Does the War Between Ranchers and Native Predators Need to Go On?
Wild Things makes a case against a federal agency that kills thousands of carnivores every year
Wild Things, an award-winning film produced by the Natural Resources Defense Council, explores the age-old battle between ranchers and wild predators and questions whether this battle really need go on. The film is basically a polemic against the United States Department of Agriculture’s Wildlife Services program that kills tens of thousands of native carnivores, including coyotes and wolves, by brutal means such as poisoning, aerial gunning, and trapping.
The program is given millions of taxpayer dollars each year to kill animals at the request of ranchers and state wildlife management agencies. The film shows how the actions taken to eradicate these wild predators are not cost-effective and certainly not humane.
According to the Humane Society: “During the last five years (FY2009-FY 2013), Wildlife Services has spent nearly $300 million killing the public’s wildlife on behalf of private interests. However, Wildlife Services data show that only a small percentage of cattle or sheep die from predators. For instance, of the 93.9 million cattle in the US in 2010, less that 1 percent were killed by predators.”
Besides, killing predators may not always help control their population. As a recent report in All Animals magazine points out, Wildlife Services kills approximately 80,000 coyotes each year, but that their ruthless actions do not decimate the coyote population as much as one may think. That’s because of the way these animals reproduce. In a stable pack, only the alpha pair reproduces and its litters are small, subsequently the pack itself is small. But as soon as the pack is disrupted by lethal control, the survivors, not only the alpha pair as before, will start to reproduce. Which means the pack size increases and consequently so does the predation on ranchers’ livestock.
Using the evidence of science to back its claim, Wild Things makes the point that the brutality used to capture and kill these animals is unnecessary. While it's true that wild carnivores can be a threat to livestock, they also play an important role in keeping ecosystems healthy. And it is actually possible for us to coexist with wildlife.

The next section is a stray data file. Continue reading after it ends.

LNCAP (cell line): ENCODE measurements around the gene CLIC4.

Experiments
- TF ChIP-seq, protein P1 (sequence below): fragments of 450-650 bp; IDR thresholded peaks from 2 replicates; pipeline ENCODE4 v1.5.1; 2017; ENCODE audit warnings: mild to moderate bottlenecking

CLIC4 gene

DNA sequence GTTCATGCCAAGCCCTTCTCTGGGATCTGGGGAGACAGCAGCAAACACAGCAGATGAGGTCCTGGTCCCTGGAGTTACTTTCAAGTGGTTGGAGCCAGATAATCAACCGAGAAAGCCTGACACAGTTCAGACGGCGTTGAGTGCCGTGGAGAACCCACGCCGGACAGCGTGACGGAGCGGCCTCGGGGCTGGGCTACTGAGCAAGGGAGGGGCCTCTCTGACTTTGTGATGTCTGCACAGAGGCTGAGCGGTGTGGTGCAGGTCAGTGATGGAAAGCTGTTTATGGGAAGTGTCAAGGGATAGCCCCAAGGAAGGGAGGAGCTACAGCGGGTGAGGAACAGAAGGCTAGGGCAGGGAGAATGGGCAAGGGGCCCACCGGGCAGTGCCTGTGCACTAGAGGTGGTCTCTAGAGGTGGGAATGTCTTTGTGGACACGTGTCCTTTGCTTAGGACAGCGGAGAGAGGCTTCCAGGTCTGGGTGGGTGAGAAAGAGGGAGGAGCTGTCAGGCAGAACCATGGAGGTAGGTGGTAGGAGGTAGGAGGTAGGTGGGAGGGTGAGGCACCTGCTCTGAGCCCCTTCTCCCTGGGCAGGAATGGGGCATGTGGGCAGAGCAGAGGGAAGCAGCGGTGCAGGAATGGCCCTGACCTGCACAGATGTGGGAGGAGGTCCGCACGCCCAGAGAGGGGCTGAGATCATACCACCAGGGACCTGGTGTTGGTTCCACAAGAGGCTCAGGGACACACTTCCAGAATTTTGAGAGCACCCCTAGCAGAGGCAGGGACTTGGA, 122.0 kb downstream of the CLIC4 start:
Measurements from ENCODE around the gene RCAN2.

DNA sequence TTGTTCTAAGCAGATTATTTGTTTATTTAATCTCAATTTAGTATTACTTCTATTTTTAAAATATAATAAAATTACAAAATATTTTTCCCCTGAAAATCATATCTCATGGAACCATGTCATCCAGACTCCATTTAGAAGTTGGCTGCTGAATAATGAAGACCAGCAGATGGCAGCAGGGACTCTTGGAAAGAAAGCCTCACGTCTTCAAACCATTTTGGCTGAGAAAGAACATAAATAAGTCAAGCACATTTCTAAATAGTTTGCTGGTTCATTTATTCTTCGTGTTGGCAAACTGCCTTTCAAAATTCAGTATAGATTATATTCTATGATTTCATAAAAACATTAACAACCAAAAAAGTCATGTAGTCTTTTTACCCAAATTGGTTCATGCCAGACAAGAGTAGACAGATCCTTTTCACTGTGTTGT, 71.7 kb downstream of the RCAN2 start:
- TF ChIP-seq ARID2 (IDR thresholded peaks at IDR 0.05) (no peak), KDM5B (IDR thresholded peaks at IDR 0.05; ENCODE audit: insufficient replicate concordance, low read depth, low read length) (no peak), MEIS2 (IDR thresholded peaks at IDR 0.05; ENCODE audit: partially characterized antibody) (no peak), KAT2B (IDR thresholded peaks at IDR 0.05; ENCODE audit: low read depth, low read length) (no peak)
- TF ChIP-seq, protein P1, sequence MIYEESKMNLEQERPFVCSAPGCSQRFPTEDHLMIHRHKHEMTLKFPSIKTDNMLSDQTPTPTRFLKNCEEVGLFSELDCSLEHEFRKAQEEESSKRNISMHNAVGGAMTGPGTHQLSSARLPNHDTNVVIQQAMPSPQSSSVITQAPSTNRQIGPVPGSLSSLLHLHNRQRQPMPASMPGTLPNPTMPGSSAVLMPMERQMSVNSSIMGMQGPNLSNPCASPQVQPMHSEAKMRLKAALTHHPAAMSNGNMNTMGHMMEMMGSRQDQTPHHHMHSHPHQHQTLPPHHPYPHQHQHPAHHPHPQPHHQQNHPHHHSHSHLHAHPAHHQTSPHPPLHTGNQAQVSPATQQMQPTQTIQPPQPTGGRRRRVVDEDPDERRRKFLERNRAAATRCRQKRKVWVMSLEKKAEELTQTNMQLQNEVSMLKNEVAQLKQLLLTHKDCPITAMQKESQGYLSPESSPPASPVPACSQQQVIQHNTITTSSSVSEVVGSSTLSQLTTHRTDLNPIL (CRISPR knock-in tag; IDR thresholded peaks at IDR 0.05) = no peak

To present its case against top predator killing, the documentary includes a spectrum of speakers, from scientists and conservationists to former Wildlife Services trappers, who support alternative means of protection against predators. It also introduces viewers to progressive ranchers who learning to use new technology and old animal husbandry practices in order to live more harmoniously with their traditional enemies.
Some of these suggested alternative measures of protection are being put to the test in California’s Marin County. In 2000, the county terminated its contract with Wildlife Services and implemented a non-lethal community-based program to address livestock-predator issues. This program, called the Marin County Livestock and Wildlife Protection Program, receives support from an array of stakeholders such as members of local wildlife protection organizations, ranchers, and scientists. It aids ranchers by sharing the cost of non-lethal protection measures such as fencing, night corrlaes, and livestock guard animals. Camilla Fox, founder of Project Coyote, an Earth Island Institute project, helped develop the program with the Marin County Department of Agriculture and other stakeholder groups.
Marin County sets a precedent for other counties to follow when it comes to sustainable ranching. A 2008 study comparing the Wildlife Services program to the Marin County program in terms of rancher satisfaction and preferences, livestock losses, use of non-lethal predator deterrent techniques, and costs found that the county’s program not only helped reduce livestock losses, it also lessened the number of predators killed to protect livestock.
Most ranchers are protective of their livestock. When your livestock is your livelihood you would do all that is in your power to shield it from harm. But many ranchers have abandoned the old ways of tending to their livestock, leaving the animals to graze the hills, not checking them for weeks at a time. This leaves the animals exposed and at a higher risk to be preyed on. Back in the day, cowboys were one with their animals. They spent their days watching over their livelihood, building a connection with them, and steering them away from harm. In fact, in the 1930s the Wildlife Services program was known as “USDA’s Animal Damage Control (ADC).” And a common nickname for ADC was “Aid to Dependent Cowboys!”
In the film, Keli Hendricks a California rancher speaks about her shift in rancher ideals. She now spends her time on horseback, maintaining surveillance of her area. Since her attempt to adopt a more sustainable method of defense, Hendricks has reported a decrease in predator-related issues. Becky Weed, a Montana sheep rancher speaks her mind about the predator problems saying, “If I was looking for predator-free ranching I would have settled down on a corn field in Illinois.”
Wild Things inspires us to learn to coexist with nature and the wildlife around us and strive for a more sustainable future.
If you wish to help the cause visit the NRDC’s website and send a letter to USDA Secretary Tom Vilsack to stop government poisoning of wildlife.